In 1881 Carson Werder, a worker at the American consulate who became a ger tzeddek, encouraged Jews to buy in the area. But there was a general lack of will to live in the place. An Arab real estate agent tried to interest Jews in the area by offering parcels of land of half a dunam at 5 grush (agorot) a week. Yet, there were no Jewish takers. It was mainly Christian Arabs who bought the land and started gradually building there. By 1914, a total of five homes had been built in the region.

From 1924 onward, the buyers were mostly affluent Christian Arabs, who built large mansions there. By 1948 the population was 85 percent Arabs (mostly Christians and a few Muslims) and 32 Jewish families. Arabs and Jews lived in relative peace. But after Nov. 29 of that year, Arab gangs started terrorizing Jews. In December 1948 a Jewish doctor was murdered in cold blood by Arabs. A university student, Zinger, was butchered by Arab ice factory laborers near the plant on Rechov Chizkiyahu Hamelech, leaving a childless grieving widow, who never remarried.

In response, the Palmach sent 32 boys — one to live with each family — to retain a Jewish presence in the area. If Katamon would fall, all of southern Jerusalem would be lost. With the help of Hashem, the Palmach managed to retain Katamon by capturing the monastery, in what was called Operation Yevusi.

On Sept. 17, 1948, U.N. Mediator Folke Bernadotte and U.N. Observer André Serot were assassinated while driving on Palmach Street in Katamon.

Almost all the streets are named in connection with the 1948 War of Independence, including Rechov Palmach and Netiv Zohara (named for the first female pilot in the Israeli army; she was killed in 1948 while in service, and for many years women were not accepted as pilots in the IDF).

Rechov Nillie 7 housed the Bais Yaakov seminar (high school) of Yerushalayim from 1948 onward. Rav Hillel Lieberman wrote to Frau Sarah Schneirer, saying he wanted to open Bais Yaakov in
Eretz Yisrael. She greatly encouraged him. In 1944 a cornerstone was laid for the construction of a
Bais Yaakov seminar on land that had been purchased for this purpose in the vicinity of the tomb of Shimon Hatzaddik.

The 1948 war put a stop to all these efforts though,, as the Jordanians captured the area,  and the school was eventually set up in Rechov Nillie 7. Girls learned in two shifts because of lack of space. This was the case until about 1965/6, when the seminary edifice of the Yashan, off Rechov Yirmiyahu, was built. The dorms of the American girls learning at Sarah Schneirer remained at Nillie 7 until 1975, when they moved to Rechov Sorotzkin. Also dorming in Nillie Street were the Israeli out-of-town girls.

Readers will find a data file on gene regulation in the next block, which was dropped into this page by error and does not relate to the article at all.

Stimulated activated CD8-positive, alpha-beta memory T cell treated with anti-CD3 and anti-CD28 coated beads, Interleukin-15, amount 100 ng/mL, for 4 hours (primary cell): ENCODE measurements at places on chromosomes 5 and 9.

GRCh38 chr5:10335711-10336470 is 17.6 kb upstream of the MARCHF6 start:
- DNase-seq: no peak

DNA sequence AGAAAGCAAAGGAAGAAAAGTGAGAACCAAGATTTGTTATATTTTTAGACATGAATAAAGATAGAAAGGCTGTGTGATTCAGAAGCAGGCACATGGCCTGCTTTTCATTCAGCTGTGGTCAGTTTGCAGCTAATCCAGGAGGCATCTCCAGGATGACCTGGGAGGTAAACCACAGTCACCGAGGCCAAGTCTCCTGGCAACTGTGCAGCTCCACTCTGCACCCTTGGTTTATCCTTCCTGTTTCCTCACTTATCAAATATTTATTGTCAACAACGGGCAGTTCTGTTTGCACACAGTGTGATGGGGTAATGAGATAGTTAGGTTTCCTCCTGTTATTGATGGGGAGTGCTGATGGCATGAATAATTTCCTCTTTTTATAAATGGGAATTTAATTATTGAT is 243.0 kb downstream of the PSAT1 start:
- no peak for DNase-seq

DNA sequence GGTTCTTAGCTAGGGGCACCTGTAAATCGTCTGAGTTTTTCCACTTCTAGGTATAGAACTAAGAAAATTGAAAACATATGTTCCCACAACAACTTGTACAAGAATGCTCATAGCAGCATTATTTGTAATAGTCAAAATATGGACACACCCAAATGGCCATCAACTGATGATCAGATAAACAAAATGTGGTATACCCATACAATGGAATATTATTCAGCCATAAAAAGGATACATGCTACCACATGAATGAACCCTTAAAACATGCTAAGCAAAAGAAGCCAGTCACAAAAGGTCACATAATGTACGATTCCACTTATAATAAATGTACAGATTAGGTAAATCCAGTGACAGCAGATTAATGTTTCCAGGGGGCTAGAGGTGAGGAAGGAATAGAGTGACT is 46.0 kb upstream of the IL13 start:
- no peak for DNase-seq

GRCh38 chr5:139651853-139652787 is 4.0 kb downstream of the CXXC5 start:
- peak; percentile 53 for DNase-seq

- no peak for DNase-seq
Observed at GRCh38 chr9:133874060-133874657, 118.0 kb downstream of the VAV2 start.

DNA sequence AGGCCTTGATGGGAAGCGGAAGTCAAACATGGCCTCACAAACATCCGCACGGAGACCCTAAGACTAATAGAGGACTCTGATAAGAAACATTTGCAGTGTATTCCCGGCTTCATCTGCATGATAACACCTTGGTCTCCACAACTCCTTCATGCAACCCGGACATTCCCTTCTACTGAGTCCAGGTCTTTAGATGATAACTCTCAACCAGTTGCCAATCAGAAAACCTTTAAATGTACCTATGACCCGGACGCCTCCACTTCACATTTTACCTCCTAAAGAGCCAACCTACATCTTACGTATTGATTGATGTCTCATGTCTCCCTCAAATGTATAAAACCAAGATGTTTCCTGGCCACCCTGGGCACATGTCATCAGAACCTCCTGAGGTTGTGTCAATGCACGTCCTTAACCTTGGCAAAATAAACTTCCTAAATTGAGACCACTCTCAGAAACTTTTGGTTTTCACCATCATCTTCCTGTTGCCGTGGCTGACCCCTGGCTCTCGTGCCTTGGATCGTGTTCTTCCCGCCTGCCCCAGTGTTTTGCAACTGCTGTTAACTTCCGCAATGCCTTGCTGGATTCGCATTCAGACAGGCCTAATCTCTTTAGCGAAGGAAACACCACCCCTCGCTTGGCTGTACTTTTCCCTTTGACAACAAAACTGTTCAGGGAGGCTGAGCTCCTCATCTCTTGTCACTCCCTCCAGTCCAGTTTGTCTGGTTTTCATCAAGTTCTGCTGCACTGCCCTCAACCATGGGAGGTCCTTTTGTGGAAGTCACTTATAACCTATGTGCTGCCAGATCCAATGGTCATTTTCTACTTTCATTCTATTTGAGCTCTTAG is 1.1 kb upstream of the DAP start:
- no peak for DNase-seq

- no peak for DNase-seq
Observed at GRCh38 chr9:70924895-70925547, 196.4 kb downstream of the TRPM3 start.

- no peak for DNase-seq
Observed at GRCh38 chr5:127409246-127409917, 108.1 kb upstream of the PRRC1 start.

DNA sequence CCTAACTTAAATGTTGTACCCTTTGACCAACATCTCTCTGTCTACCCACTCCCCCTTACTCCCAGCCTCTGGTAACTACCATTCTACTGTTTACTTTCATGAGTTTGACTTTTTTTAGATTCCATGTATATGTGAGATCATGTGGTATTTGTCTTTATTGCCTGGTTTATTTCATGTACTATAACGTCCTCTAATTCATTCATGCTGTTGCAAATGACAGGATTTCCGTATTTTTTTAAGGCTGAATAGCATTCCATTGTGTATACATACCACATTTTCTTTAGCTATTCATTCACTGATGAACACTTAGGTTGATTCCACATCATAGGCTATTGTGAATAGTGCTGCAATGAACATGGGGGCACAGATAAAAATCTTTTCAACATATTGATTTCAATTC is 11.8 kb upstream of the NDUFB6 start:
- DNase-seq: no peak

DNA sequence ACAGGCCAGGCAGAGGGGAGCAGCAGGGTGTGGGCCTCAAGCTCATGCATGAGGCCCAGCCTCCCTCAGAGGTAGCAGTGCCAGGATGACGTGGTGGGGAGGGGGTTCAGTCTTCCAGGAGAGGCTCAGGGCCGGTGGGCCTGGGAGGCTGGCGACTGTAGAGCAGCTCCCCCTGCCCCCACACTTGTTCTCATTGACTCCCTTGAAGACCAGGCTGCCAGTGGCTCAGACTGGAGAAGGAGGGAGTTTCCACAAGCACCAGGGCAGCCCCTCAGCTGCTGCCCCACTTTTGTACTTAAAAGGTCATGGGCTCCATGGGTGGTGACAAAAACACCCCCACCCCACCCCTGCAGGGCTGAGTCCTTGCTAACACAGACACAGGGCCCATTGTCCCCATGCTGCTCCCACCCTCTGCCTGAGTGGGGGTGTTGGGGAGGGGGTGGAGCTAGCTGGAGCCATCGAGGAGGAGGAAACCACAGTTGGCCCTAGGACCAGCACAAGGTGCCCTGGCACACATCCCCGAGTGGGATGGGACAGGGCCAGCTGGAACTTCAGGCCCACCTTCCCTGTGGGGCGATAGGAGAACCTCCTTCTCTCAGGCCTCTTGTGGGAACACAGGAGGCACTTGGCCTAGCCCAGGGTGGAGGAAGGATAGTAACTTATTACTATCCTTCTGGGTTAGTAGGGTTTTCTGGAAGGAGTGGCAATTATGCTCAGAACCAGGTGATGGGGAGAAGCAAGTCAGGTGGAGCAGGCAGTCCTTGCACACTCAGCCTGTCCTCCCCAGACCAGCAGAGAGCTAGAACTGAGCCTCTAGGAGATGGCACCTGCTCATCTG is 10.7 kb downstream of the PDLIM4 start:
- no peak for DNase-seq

The primary school grades Alef, Bet and Gimmel were originally in Rechov Lachish and the higher
grades were in Rechov Halamed Hei. The school then moved to Palmach 57. This building is of
Bauhaus architecture. As time went on, the lower grades had fewer and fewer students, so girls came
in from the Rechavia area and the school was renamed Bais Yaakov Ha’Ari, which it remains to this day.

In 1930 Gonen became the first suburb of Yerushalayim to have running water. Water was brought from the Solomon pools in an exposed pipe that stood on concrete legs, and reached Rechov Tzidkiyahu Hamelech and then traveled onto Rechov Palmach. In 1937 electricity was introduced into the area.

On the night of January 5-6, 1948, the Haganah bombed the Semiramis Hotel. This put great fear into the Arabs and they left Katamon. It was an outright miracle! At that point of the war, when there was no food — Yerushalayim had no flour, no sugar and no water — Hakadosh Baruch Hu engineered it that the wealthy area of Katamon should be captured. The rich Arabs in the area abandoned their homes, which were stacked with sugar, flour and all sorts of other edibles. This cache was used in the coupon distribution and saved the starving people of the besieged city.

Some 1,500 refugees of the Old City were evacuated to Gonen. They set up many shtieblach; including
Boyan, Slonim, Chabad, Karlin and Satmar. These shtieblach are not there any more. Until 1967 there was a very large Satmar community on Rechov Tzidkiyahu Hamelech. When the Belzer Rebbe, Rav Aharon Rokeach, zy”a, came to Eretz Yisrael, he settled in Tel Aviv. However, each year from the beginning of Tammuz till after the chagim he stayed in Katamon, at 20 Rechov Tzidkiyahu Hamelech.